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ANIMAL
OF THE WEEK
Once known as the Siberian tiger because of where it lived, it is now referred to as the Amur, named after the Amur River in Russia where many of these tigers now live. read more >

North American black bear

Scientific name: Ursus americanus




CLASS:
Mammalia
ORDER: Carnivora
FAMILY: Ursidae

FEEDING TYPE: Omnivore
STATISTICS: Weight: 200-600 lbs; Height: 5-6 ft long

DESCRIPTION:
The American black bear is a medium sized bear with a muscular neck. The fur can be black, brown, gray, or blue-black. It has a black nose with dark brown fur around the tip. The rest of the mouth is a tan. It has triangular ears, dark gray fur on the bottom of the feet, and five sharp claws per foot.

RANGE:
North America and north Central Mexico.

HABITAT:
North America’s forests, swamps, and mountains.

ADAPTATIONS:
American black bears are solitary animals with the exception of mother and cubs or when a group forms because a feeding site is discovered. Males mark their territory, making it large enough to find food and water, and also possibly overlapping a series of female territories. These territories are defined by scent marks because the American black bear has a very good sense of smell. It communicates by sound, facial reactions, and touching.

American black bears tend to be very timid and non-aggressive unless provoked. Even when a mother is with her cubs she will have them climb up a tree and then retreat or make a lot of commotion. They are well known for their climbing ability to escape from threats or to look for their young. They tend to live in caves or burrows for protection against the cold winter.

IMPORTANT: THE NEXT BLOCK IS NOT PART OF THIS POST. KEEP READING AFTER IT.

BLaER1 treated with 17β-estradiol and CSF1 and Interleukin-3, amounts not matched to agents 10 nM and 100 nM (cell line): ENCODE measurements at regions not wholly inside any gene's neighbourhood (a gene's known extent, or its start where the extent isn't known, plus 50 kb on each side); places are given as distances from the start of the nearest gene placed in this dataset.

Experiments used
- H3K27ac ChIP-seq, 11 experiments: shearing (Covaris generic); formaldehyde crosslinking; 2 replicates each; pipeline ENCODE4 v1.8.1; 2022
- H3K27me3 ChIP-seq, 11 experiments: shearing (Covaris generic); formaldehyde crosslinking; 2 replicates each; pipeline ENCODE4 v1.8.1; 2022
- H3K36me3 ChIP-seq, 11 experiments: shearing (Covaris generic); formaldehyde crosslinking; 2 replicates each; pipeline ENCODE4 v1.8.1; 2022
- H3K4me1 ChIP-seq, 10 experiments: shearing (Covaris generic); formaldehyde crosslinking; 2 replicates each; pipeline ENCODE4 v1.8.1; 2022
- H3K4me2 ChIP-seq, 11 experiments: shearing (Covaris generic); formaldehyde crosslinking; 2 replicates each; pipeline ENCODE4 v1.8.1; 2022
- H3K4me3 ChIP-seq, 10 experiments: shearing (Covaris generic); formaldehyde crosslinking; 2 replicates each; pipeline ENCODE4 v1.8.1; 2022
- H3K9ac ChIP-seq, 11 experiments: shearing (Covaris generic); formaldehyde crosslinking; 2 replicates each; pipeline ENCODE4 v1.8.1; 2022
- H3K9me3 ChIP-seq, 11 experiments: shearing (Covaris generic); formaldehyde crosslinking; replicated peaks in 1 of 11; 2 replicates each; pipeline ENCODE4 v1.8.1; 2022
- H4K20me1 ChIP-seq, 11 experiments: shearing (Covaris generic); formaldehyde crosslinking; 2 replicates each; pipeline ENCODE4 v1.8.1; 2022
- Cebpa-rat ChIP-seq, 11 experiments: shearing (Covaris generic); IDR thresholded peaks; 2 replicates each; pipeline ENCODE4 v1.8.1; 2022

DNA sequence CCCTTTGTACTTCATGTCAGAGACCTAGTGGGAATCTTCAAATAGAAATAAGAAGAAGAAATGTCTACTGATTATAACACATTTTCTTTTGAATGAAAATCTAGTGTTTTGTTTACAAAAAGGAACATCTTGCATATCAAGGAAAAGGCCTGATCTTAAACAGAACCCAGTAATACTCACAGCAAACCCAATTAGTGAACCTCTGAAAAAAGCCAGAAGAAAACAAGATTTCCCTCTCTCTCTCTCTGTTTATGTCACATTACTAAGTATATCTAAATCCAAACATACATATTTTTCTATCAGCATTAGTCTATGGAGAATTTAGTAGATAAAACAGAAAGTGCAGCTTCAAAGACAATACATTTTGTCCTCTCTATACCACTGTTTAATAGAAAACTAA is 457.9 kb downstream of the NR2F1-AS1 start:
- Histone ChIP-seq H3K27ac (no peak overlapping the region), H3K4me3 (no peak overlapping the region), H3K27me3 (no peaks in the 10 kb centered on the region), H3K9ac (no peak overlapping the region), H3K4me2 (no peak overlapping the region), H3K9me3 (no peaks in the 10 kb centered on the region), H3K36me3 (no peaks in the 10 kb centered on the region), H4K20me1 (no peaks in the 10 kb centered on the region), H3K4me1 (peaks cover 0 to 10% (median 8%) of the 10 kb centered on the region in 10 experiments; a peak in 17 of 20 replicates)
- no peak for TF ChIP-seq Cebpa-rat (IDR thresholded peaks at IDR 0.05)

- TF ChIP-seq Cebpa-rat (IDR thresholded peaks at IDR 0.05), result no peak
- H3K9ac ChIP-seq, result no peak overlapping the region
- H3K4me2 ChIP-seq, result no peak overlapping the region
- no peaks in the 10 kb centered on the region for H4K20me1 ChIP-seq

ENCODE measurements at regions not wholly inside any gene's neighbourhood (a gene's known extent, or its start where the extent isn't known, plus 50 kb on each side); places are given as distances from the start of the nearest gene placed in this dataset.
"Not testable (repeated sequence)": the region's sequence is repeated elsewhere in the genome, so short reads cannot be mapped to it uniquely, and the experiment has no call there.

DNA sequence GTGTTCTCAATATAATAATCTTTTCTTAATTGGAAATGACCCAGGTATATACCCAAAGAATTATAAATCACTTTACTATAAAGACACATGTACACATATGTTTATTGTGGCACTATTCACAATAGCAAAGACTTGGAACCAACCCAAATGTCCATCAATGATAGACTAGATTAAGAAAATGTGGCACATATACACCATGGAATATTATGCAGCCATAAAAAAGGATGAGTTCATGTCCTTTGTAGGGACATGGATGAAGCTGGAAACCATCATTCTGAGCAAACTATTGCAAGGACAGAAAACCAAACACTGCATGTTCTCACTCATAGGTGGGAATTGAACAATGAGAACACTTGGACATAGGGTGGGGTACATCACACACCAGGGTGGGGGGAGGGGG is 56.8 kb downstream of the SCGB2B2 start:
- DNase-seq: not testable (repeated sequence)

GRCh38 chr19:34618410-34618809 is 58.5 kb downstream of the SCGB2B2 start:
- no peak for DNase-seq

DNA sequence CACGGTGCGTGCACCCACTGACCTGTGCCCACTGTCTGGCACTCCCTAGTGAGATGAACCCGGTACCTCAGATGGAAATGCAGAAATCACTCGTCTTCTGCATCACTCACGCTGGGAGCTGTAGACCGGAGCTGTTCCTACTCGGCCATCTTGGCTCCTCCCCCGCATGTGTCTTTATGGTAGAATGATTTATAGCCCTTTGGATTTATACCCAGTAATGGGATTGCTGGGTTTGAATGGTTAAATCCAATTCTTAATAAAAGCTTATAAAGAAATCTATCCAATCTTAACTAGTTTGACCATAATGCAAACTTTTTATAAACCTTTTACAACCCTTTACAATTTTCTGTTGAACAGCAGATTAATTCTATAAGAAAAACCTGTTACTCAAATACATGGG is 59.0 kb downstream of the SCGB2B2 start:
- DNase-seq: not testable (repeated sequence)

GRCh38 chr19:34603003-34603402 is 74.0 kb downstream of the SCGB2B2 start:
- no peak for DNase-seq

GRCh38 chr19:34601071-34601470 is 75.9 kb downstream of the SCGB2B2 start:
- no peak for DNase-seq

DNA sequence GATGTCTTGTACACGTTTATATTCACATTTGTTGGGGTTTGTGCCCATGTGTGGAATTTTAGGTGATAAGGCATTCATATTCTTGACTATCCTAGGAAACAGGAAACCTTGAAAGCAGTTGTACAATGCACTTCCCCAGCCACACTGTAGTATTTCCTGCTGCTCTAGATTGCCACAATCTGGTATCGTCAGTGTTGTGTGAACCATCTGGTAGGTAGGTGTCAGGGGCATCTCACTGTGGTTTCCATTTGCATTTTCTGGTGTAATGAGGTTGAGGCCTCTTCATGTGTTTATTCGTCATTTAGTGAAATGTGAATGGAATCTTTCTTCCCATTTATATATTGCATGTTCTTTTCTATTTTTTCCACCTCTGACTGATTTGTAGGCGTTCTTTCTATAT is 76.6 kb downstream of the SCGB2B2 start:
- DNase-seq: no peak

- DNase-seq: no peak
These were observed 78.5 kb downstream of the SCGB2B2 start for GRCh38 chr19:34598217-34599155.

American black bears eat every chance they get, whether it is fish, berries, or scraps from campers. When they aren’t scouring for food, they take naps or explore to suit their great curiosity. They eat all through spring, summer, and fall so when hibernation comes their bodies can feed off all the fat they have collected. Even while hibernating, they are very light sleepers and will wake easily upon any intrusion.

REPRODUCTION/GROWTH:
The American black bear mating time is usually from June to mid-July. The couple stays together only for a short amount of time. The female usually gives birth once every other year, or she may wait a few years before beginning the process over. Pregnancy usually will last for about 220 days, and females will give birth to up to five cubs in January and February. The cubs are born naked and helpless, and will feed from their mother for the first six to eight months. The mother will teach the cubs how to survive and they will stay with her until they reach the age of 17 months, at which time the mother is ready to mate again and sends the cubs off to fend for themselves. Females reach maturity between two and nine years of age; males reach maturity at three or four years of age.

PREY/PREDATOR:
Prey to man. The cubs are vulnerable to wolves and cougars.
Predator to smaller mammals or fish.

STATUS:
Listed as CITES Appendix II due to habitat destruction, hunting, and poaching.

SPECIAL NOTES:

  • The American black bear is not a true hibernator. It is the most widespread and numerous bear in North America, with a total population of up to 500,000.

BIBLIOGRAPHY:

  1. Novak, Ronald M. Walker’s Mammals of the World. Vol. II. Baltimore, Maryland. The Johns Hopkins University Press. 1991
  2. Christiansen, Per. The Encyclopedia of Animals. London, United Kingdom. Amber Books Ltd. 2006.
  3. Black Bear. National Geographic. 2008.

Published: September 2009
 

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